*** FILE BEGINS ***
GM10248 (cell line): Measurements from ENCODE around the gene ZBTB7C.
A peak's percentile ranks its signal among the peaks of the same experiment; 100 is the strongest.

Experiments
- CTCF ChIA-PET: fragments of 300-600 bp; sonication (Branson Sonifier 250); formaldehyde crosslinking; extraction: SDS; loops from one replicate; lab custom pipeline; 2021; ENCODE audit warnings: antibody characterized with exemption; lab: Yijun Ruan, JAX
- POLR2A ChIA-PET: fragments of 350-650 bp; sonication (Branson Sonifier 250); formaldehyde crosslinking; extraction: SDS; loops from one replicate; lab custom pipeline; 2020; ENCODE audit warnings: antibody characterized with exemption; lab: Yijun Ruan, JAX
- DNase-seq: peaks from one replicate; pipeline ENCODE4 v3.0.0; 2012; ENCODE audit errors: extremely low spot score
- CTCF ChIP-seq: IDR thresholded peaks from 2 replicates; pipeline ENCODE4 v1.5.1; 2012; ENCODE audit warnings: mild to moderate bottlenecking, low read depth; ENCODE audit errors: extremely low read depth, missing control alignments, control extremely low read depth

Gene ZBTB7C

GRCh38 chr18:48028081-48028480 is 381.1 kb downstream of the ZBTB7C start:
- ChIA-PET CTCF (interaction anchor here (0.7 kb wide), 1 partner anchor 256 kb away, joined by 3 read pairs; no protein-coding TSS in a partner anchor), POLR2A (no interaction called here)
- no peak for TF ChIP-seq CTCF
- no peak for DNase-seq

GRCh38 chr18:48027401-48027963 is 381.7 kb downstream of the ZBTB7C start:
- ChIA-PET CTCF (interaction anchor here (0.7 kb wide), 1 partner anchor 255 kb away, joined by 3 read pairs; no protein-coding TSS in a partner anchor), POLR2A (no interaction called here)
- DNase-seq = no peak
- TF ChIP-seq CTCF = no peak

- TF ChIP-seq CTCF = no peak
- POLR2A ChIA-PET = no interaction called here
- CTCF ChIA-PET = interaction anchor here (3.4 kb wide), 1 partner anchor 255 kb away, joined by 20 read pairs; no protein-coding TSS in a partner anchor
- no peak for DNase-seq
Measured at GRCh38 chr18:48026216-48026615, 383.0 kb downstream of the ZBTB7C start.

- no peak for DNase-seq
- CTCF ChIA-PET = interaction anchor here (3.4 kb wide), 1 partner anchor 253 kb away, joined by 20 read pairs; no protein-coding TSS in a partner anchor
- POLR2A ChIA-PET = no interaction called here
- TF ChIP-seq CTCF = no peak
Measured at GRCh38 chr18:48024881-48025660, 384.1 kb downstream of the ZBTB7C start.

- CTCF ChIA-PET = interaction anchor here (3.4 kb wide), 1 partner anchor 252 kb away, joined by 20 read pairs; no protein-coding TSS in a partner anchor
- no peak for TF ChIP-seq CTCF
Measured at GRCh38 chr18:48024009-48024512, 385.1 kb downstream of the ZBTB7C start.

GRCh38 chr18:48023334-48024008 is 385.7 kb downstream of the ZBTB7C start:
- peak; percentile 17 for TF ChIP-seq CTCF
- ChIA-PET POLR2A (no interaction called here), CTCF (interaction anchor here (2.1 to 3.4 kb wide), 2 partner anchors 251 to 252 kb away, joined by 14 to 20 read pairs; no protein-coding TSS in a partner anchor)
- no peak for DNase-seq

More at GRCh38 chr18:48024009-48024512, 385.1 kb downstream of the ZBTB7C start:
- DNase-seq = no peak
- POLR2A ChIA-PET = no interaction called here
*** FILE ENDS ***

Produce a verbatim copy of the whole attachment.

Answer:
GM10248 (cell line): Measurements from ENCODE around the gene ZBTB7C.
A peak's percentile ranks its signal among the peaks of the same experiment; 100 is the strongest.

Experiments
- CTCF ChIA-PET: fragments of 300-600 bp; sonication (Branson Sonifier 250); formaldehyde crosslinking; extraction: SDS; loops from one replicate; lab custom pipeline; 2021; ENCODE audit warnings: antibody characterized with exemption; lab: Yijun Ruan, JAX
- POLR2A ChIA-PET: fragments of 350-650 bp; sonication (Branson Sonifier 250); formaldehyde crosslinking; extraction: SDS; loops from one replicate; lab custom pipeline; 2020; ENCODE audit warnings: antibody characterized with exemption; lab: Yijun Ruan, JAX
- DNase-seq: peaks from one replicate; pipeline ENCODE4 v3.0.0; 2012; ENCODE audit errors: extremely low spot score
- CTCF ChIP-seq: IDR thresholded peaks from 2 replicates; pipeline ENCODE4 v1.5.1; 2012; ENCODE audit warnings: mild to moderate bottlenecking, low read depth; ENCODE audit errors: extremely low read depth, missing control alignments, control extremely low read depth

Gene ZBTB7C

GRCh38 chr18:48028081-48028480 is 381.1 kb downstream of the ZBTB7C start:
- ChIA-PET CTCF (interaction anchor here (0.7 kb wide), 1 partner anchor 256 kb away, joined by 3 read pairs; no protein-coding TSS in a partner anchor), POLR2A (no interaction called here)
- no peak for TF ChIP-seq CTCF
- no peak for DNase-seq

GRCh38 chr18:48027401-48027963 is 381.7 kb downstream of the ZBTB7C start:
- ChIA-PET CTCF (interaction anchor here (0.7 kb wide), 1 partner anchor 255 kb away, joined by 3 read pairs; no protein-coding TSS in a partner anchor), POLR2A (no interaction called here)
- DNase-seq = no peak
- TF ChIP-seq CTCF = no peak

- TF ChIP-seq CTCF = no peak
- POLR2A ChIA-PET = no interaction called here
- CTCF ChIA-PET = interaction anchor here (3.4 kb wide), 1 partner anchor 255 kb away, joined by 20 read pairs; no protein-coding TSS in a partner anchor
- no peak for DNase-seq
Measured at GRCh38 chr18:48026216-48026615, 383.0 kb downstream of the ZBTB7C start.

- no peak for DNase-seq
- CTCF ChIA-PET = interaction anchor here (3.4 kb wide), 1 partner anchor 253 kb away, joined by 20 read pairs; no protein-coding TSS in a partner anchor
- POLR2A ChIA-PET = no interaction called here
- TF ChIP-seq CTCF = no peak
Measured at GRCh38 chr18:48024881-48025660, 384.1 kb downstream of the ZBTB7C start.

- CTCF ChIA-PET = interaction anchor here (3.4 kb wide), 1 partner anchor 252 kb away, joined by 20 read pairs; no protein-coding TSS in a partner anchor
- no peak for TF ChIP-seq CTCF
Measured at GRCh38 chr18:48024009-48024512, 385.1 kb downstream of the ZBTB7C start.

GRCh38 chr18:48023334-48024008 is 385.7 kb downstream of the ZBTB7C start:
- peak; percentile 17 for TF ChIP-seq CTCF
- ChIA-PET POLR2A (no interaction called here), CTCF (interaction anchor here (2.1 to 3.4 kb wide), 2 partner anchors 251 to 252 kb away, joined by 14 to 20 read pairs; no protein-coding TSS in a partner anchor)
- no peak for DNase-seq

More at GRCh38 chr18:48024009-48024512, 385.1 kb downstream of the ZBTB7C start:
- DNase-seq = no peak
- POLR2A ChIA-PET = no interaction called here